Christmas Greetings from Greece

Wishing you a beautiful Holiday Season! As Christmas and New Year approach, we’d love to share Greek traditions with our friends from around the globe.

Holiday Greetings from Greece

Greeks love to exchange kind greetings at any opportunity – even wishing one another “Happy Week” on Mondays – Καλή Εβδομάδα (Kali Evdomada).

Fly Me to the moon travel Christmas cardMerry Christmas in Greek is Καλά Χριστούγεννα (Kalá Christoúyenna). To wish someone a Happy New Year, it’s Καλή Χρονιά – Kalí Chroniá (that’s a soft ‘ch’ like in “Christmas”). For all festive occasions this time of year, and to extend good wishes to people of all faiths, we say Καλές Γιορτές – Kalés Yiortés – Happy Holidays.

All Dressed Up for the Holidays, Greek-Style

Anyone who visits Greece during the winter holiday season will of course see decorated evergreen trees and lots of festive evergreen wreaths. But the traditional decoration for the Holiday season in Greece is actually a boat. In this seafaring nation, it is boats that reunited families at the holidays, as their loved ones returned from the seas.

You’ll see small decorated boats adorned with lights in many homes, and very large and festive ones in the public squares of cities and towns. The Nativity Scene is also commonly seen in Greece.

A Season of Giving

Greece is a generous culture, and people rejoice in every occasion to express their affection with gifts large and small. When visiting someone’s home during the holiday season, it’s traditional to bring some sort of sweet to share – if you’re a good baker, something homemade is always appreciated! One can also bring a nice bottle of wine, or a small decorative object appropriate for the holiday season.

Christmas in Greece is not as commercial of a holiday as it is in many other countries. Gifts are first of all primarily given on January 1 – the feast day of Agios Vasilis (the Greek Santa). Christmas is about family, and for many families, faith.

Christmas Carols

Greek caroling is a beautiful tradition. In great contrast to other countries, there’s just one song! Actually three- there is one song for Christmas, another for New Years, and a third one for Epiphany – January 6th. Children make the rounds of the neighborhood and their family and friends. A small monetary gift is expected in exchange for the heart-felt performance! Many people gather their change and keep it in a dish by the door in order to be ready.

The Sweetest Treats for the Sweetest Season

Many other countries who celebrate Christmas have several traditional cookies and sweets for the holidays – a huge selection. Greece has just two – but they are so wonderful! There are snowy, crumbly, buttery, melting Kourabiedes that are dusted in clouds of icing sugar for those who like something crisp, and there are dense, moist, syrupy Melamacaronia for those who like a juicier, spicier treat. They also complement each other perfectly.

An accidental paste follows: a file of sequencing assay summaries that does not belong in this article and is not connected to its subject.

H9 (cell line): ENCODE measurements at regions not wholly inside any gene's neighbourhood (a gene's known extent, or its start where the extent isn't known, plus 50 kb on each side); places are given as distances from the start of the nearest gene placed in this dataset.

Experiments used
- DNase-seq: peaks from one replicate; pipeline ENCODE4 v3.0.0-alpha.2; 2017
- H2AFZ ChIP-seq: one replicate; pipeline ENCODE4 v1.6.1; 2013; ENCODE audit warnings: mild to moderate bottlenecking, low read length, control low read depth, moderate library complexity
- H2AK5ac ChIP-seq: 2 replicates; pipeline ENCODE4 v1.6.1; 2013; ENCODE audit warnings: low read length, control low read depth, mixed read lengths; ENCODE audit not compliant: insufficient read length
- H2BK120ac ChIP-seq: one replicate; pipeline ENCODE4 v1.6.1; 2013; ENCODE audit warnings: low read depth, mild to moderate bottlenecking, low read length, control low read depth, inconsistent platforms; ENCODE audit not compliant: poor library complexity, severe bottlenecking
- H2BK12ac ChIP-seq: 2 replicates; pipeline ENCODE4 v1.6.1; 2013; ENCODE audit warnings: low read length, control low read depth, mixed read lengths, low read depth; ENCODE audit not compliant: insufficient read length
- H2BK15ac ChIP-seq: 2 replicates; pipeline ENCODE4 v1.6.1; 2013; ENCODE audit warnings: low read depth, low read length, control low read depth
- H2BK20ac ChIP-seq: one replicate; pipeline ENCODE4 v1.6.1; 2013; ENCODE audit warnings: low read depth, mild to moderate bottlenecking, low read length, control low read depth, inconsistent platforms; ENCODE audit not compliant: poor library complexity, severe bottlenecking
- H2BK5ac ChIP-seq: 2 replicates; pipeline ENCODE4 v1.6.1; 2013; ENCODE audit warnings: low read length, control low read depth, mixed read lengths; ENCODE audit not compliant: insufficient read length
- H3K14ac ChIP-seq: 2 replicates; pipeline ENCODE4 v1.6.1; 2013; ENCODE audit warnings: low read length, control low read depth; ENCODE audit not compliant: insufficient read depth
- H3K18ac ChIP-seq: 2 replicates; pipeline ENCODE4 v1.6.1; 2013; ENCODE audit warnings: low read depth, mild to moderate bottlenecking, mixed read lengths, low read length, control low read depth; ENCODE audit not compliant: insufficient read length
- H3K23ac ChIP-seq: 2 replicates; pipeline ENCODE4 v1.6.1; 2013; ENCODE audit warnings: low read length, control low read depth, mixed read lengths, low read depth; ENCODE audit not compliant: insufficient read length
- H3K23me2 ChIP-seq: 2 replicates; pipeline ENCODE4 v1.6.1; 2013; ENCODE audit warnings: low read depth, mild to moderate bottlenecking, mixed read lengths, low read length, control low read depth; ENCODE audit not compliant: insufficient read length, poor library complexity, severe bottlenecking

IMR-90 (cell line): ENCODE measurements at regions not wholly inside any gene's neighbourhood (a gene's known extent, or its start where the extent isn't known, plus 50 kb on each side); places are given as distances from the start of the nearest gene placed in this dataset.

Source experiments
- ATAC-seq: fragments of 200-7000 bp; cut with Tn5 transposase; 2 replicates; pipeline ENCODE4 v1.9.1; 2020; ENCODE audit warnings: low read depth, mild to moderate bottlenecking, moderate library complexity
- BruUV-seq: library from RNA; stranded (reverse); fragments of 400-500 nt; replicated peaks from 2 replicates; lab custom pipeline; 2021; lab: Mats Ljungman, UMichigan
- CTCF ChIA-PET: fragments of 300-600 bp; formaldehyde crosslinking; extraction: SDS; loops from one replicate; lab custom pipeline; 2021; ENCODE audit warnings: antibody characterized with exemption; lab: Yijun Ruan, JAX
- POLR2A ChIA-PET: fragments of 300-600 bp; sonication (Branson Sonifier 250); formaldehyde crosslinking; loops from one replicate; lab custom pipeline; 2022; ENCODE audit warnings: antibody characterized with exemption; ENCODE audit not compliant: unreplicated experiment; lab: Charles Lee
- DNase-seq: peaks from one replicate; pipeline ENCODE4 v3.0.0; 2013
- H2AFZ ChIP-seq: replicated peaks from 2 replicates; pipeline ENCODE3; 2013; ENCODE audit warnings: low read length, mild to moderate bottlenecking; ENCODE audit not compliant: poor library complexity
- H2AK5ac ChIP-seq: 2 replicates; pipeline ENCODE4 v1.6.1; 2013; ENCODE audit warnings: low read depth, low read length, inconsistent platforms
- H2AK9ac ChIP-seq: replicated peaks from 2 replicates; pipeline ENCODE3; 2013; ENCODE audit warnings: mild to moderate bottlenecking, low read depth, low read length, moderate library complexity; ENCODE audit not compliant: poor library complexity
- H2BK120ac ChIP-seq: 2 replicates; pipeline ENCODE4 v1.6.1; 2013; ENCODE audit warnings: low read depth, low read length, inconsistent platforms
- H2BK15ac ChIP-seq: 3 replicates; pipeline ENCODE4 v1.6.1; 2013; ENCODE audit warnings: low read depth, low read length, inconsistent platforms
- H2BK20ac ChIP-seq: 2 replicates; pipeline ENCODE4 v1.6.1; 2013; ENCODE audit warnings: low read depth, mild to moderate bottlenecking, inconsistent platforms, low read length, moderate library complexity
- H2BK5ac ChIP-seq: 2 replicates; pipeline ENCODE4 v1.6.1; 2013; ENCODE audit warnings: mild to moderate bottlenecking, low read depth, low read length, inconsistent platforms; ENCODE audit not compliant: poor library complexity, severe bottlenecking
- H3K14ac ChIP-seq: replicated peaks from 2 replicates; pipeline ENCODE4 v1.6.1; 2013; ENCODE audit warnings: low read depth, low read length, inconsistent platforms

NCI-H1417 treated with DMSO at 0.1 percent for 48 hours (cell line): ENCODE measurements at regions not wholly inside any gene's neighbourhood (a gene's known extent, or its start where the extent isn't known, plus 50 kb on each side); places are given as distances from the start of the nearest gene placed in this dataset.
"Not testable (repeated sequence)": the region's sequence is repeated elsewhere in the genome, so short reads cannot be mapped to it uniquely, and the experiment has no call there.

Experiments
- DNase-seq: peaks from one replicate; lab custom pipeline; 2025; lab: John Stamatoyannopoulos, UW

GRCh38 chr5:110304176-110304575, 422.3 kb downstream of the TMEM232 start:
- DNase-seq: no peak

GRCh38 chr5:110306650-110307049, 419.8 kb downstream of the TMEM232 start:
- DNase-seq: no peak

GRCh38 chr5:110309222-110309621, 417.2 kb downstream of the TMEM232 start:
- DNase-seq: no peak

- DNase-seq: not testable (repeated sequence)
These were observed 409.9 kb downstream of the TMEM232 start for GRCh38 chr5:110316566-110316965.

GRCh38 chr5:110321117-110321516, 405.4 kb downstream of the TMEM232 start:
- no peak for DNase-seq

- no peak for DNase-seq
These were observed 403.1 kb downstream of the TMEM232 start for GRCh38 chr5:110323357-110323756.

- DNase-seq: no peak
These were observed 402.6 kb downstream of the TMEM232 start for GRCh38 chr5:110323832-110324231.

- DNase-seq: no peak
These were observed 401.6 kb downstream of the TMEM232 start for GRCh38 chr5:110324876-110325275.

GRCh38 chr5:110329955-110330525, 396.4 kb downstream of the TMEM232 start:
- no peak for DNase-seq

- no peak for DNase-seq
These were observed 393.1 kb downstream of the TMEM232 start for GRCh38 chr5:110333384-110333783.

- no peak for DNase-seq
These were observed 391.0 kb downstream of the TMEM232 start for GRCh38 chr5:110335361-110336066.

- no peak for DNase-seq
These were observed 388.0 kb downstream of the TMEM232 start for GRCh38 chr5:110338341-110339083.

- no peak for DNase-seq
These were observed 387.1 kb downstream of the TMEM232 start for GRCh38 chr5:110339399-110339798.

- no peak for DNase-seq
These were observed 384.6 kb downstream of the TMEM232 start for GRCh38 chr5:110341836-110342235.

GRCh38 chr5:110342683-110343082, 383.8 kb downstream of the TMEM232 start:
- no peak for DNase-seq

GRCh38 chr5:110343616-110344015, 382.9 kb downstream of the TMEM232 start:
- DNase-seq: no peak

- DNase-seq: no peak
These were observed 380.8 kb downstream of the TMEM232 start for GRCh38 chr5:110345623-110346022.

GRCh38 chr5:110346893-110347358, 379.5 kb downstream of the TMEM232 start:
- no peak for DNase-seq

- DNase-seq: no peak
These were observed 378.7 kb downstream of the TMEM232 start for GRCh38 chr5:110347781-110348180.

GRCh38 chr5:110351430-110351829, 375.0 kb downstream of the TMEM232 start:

These delicious cookies are also both simple to master.

These very simple tried and tested recipes will bring a taste of Greece into your home this holiday season. With best wishes!

Greek Christmas Kourabiedes

500 butter, at room temperature 

220 g icing sugar

1 tablespoon brandy, rum or almond liqueur

1 pinch salt

1 C coarsely chopped almonds

7 1/2 cups/ 900 g all-purpose flour

To finish –

Rose water in a spray bottle (optional)

300 g icing sugar

Beat the butter until very light and fluffy, adding then the icing sugar, liquor and salt.

Beat to combine. Then, by hand, gently add the flour and almonds, mixing just until combined. 

Preheat oven to 180 C

Shape dough into oblong balls slightly larger than a walnut. Flatten gently on top. 

Bake for 20-25 minutes – they will not take much color, and they will firm up as they cool.

After the kourabiedes are cool, spray them gently with rose water, and sift a generous amount of icing sugar over them (they should look like they are covered in snow)/

Greek Melomakarona

For the cookies:

8 C (1 kilo) all-purpose flour

200 g fine semolina (slightly more than a cup)

1 tsp baking soda

1 pinch salt

2-3 tsp ground cinnamon

1/2 tsp ground cloves

1/4 tsp ground nutmeg

orange zest, of 2 oranges

1 ¾ C fresh orange juice

1 ¾ C plain vegetable oil (sunflower oil, canola oil, etc)

¾  C olive oil

50 g icing sugar

For the syrup:

2C/500 g water

4C/800 g granulated sugar

½ C/150 g honey

2 cinnamon sticks and 4 or 5 whole cloves

1 orange, cut in half

Blend all the dry ingredients together in a  large bowl.

In a separate bowl, mix the wet ingredients – the oil, juice, sugar, and zest.

Mix very lightly into the dry ingredients, stopping when they are just combined – Melomakarona needs a very light, delicate handling so all that oil doesn’t seep out of the dough.

Preheat the oven to 180 F

Shape into ovals, a little larger than a walnut. Press the tines of a fork into them one way, and then the other, to make a hatched pattern – this helps them absorb the syrup. Also, they look lovely (like pine cones). 

Bake the melomakarona for 20-25 minutes.

Meanwhile, gently boil the syrup ingredients together. When the sugar is dissolved, pour the syrup into a shallow dish, and remove the orange half.

When the cookies come out of the oven, dip each one into the syrup, turning briefly, and place on a rack.The syrup will slowly soak in, and the cookie will become like a moist small cake.

Traditionally, Melomakarona is served with lots of chopped walnuts sprinkled on top.